How Has Your Field Changed Over the Years?

Manavi Chatterjee (Biology):

I feel the Labs in US are more supportive of sharing and collaborating which was lacking in some places in India where I did my PHD.

Rajeev Erramilli (Physics):

My field, high energy theory (hep-th), is notorious for being very intimidating and adhering strongly to what I would call “genius culture”: the idea that it’s the work of lone geniuses who just intrinsically have some special sauce. I should add that this conception of science is laughably false: science of all flavors is and always has been a deeply collaborative project that needs different sorts of people with different skill sets.

Within my research collaborations, partially because I think everyone is so young, I think we have an understanding and a grasp of this collaborative structure. We try to be very welcoming and supportive to our newest members. I haven’t been in my group long enough to know if anything has really changed since I’ve entered, but I definitely see the difference between how my research collaboration acts vs how some other researchers in my field act. A significant problem is the nearly wholesale lack of women and URM and URM women in hep-th. I’m working on a project this year for the first time with a woman involved in the project, and that should be shocking considering I’m a 3rd year now. While I think we’ve done a good job of helping her feel welcomed, the broader reputation of the field keeps many, many more people out.

 

The Yale physics department has historically done a good job of hiring and admitting and matriculating a large number of women, but almost no URM and exactly zero URM women in recent history. Additionally, the department just very obviously has a corporate feeling to it. I don’t feel that my work or my opinions are respected by the department administration, and I feel that they often conceive of diversity, equity, and inclusion as purely numerical diversity and assimilative inclusion instead of true equity.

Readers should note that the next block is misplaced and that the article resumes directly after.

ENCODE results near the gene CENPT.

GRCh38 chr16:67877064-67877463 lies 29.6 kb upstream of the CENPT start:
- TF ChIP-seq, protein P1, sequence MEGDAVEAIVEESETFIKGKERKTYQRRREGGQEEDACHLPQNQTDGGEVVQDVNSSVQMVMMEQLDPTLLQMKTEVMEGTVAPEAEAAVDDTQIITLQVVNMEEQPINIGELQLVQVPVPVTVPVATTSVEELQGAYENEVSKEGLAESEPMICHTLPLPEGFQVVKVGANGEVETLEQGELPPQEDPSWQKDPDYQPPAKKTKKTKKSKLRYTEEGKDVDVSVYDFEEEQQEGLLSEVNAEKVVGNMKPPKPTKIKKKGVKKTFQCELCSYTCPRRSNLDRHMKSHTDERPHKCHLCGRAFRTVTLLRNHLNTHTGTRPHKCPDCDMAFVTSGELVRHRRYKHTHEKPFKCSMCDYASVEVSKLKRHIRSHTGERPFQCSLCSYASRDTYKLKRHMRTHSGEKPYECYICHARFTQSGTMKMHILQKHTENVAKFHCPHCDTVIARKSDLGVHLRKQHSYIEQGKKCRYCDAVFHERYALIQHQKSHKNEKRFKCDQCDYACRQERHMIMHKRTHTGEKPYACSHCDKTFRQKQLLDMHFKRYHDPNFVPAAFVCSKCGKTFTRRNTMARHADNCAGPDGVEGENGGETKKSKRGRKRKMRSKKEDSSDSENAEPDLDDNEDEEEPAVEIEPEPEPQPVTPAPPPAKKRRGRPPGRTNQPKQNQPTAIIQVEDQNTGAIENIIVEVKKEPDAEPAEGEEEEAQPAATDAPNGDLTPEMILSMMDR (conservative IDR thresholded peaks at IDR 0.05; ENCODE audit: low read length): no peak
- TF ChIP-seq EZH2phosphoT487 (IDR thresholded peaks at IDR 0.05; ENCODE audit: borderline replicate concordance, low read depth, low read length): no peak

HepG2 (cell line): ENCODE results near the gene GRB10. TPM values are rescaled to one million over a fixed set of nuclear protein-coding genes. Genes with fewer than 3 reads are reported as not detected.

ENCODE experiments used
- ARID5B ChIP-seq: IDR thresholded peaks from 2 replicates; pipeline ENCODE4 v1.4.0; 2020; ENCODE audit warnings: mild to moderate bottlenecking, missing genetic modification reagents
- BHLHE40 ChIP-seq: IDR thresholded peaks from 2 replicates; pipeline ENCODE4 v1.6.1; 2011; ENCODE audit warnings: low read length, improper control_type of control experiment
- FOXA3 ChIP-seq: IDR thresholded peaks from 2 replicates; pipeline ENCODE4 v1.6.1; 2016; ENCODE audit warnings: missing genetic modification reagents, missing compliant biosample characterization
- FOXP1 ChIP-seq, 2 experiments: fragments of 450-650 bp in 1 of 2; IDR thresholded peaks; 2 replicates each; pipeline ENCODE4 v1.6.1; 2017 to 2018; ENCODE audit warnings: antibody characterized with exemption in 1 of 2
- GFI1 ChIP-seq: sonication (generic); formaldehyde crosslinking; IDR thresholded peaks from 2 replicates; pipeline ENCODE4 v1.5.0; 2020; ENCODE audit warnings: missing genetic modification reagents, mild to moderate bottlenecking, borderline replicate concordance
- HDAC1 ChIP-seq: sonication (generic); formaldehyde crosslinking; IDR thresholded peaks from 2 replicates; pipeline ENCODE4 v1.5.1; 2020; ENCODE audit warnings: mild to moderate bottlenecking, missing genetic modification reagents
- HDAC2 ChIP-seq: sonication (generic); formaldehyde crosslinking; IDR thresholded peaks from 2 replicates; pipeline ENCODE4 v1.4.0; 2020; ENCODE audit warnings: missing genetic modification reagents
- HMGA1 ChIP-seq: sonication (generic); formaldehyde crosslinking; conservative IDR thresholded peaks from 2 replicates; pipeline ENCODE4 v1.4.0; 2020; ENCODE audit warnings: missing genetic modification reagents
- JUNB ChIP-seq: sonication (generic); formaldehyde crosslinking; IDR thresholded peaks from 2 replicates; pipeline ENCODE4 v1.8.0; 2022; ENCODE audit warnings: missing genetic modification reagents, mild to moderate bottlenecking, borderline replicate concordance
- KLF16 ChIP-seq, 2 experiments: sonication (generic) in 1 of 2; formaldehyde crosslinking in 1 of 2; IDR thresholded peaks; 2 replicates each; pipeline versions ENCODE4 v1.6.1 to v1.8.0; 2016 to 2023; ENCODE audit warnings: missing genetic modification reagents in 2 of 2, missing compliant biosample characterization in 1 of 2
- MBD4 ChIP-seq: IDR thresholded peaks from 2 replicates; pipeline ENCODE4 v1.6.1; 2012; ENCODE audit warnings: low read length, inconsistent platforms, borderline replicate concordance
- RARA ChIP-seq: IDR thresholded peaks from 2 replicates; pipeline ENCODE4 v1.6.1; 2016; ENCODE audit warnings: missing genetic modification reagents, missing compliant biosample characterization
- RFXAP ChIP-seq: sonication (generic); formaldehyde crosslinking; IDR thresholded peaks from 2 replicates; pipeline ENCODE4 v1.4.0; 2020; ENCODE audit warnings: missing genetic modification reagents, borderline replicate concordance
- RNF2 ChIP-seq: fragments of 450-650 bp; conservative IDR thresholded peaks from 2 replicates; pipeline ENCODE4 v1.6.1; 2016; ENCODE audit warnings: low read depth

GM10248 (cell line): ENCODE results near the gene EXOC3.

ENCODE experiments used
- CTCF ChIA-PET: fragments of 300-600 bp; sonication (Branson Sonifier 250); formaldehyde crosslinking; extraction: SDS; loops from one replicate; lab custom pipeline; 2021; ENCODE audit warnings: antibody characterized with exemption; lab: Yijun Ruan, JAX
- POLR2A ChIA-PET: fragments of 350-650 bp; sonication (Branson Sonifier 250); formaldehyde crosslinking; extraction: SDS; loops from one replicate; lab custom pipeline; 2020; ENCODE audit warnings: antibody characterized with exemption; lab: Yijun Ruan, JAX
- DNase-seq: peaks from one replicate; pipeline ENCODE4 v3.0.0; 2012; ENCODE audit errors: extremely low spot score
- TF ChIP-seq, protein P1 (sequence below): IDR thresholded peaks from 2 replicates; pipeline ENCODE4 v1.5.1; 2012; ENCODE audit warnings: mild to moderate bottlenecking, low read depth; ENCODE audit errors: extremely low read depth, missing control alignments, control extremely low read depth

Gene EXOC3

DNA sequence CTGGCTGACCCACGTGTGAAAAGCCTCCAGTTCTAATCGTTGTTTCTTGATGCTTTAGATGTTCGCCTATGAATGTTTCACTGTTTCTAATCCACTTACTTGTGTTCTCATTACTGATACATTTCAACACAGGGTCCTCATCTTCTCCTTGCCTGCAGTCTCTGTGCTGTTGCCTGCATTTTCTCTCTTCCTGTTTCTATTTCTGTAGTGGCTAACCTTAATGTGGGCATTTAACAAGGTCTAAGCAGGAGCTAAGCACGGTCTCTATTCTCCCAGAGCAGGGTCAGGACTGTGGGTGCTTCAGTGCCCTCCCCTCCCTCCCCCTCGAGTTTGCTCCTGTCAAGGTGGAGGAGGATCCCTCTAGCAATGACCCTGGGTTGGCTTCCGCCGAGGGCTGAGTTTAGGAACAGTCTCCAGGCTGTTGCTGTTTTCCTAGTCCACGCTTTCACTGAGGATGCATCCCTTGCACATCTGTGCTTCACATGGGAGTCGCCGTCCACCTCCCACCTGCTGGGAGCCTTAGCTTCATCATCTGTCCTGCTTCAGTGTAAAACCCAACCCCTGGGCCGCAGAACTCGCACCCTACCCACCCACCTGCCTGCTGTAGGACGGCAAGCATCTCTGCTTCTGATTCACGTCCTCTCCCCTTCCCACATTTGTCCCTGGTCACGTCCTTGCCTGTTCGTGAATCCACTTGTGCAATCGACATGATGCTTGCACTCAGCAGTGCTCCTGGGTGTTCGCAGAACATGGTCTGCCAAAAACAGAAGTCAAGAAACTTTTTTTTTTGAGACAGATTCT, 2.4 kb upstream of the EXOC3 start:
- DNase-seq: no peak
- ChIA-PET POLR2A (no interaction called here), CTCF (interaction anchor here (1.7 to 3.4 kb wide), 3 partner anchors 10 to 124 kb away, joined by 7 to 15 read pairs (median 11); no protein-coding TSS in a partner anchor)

To majority students, I think we need to think outside of purely including people who have similar experiences to us, who talk like us, and who act like us. For example, I think many of the domestic majority graduate students in the physics dept, men and women alike, correctly perceive their experience as graduate students to be quite good. Our pay is great (for single, traditional grad students)! Our teaching is great! But the mistake we often make is that even though our experiences may be great, there are many others whose experiences aren’t great. I have heard too many stories of casual sexism and racism around the department; I know too many people for whom the university has made their lives hell by not providing dental/vision care or sufficient support for dependents; many of us graduate students without grant funding have been forced to double our teaching load with little to no say in this matter, as if it were just a “policy change” and that somehow this was a sufficient justification. My advice to majority students is to be compassionate, empathetic, and supportive of the students who will have different experiences from you. Put the people around you first, and don’t let the glitz of the ivy league university you work for blind you from that.

Rowan Palmer (Engineering):

  1. you feel the field is more welcoming now then when you entered?
    Although I’ve only been in college for four years and haven’t been in the industry for long, I have noticed a change in the ways in which people have conversations about representation and respect. There’s a lot more direct openness and honesty about the ways in which representation can affect power dynamics, learning, and work environments. And that, to me, is a positive first step. 
  2. What is your message for majority students? How can they be allies to URM?
    When someone speaks, Listen. And then respond. Validate their ideas, ask them to elaborate, amplify their voices. It’s not enough to be listened to — you also have to be heard and valued in the conversation. If you notice someone being quiet or struggling, ask for their input, build spaces. And recognize that just because one person who is an URM seems confident, comfortable, and/or respected in a space or conversation doesn’t mean that everyone is.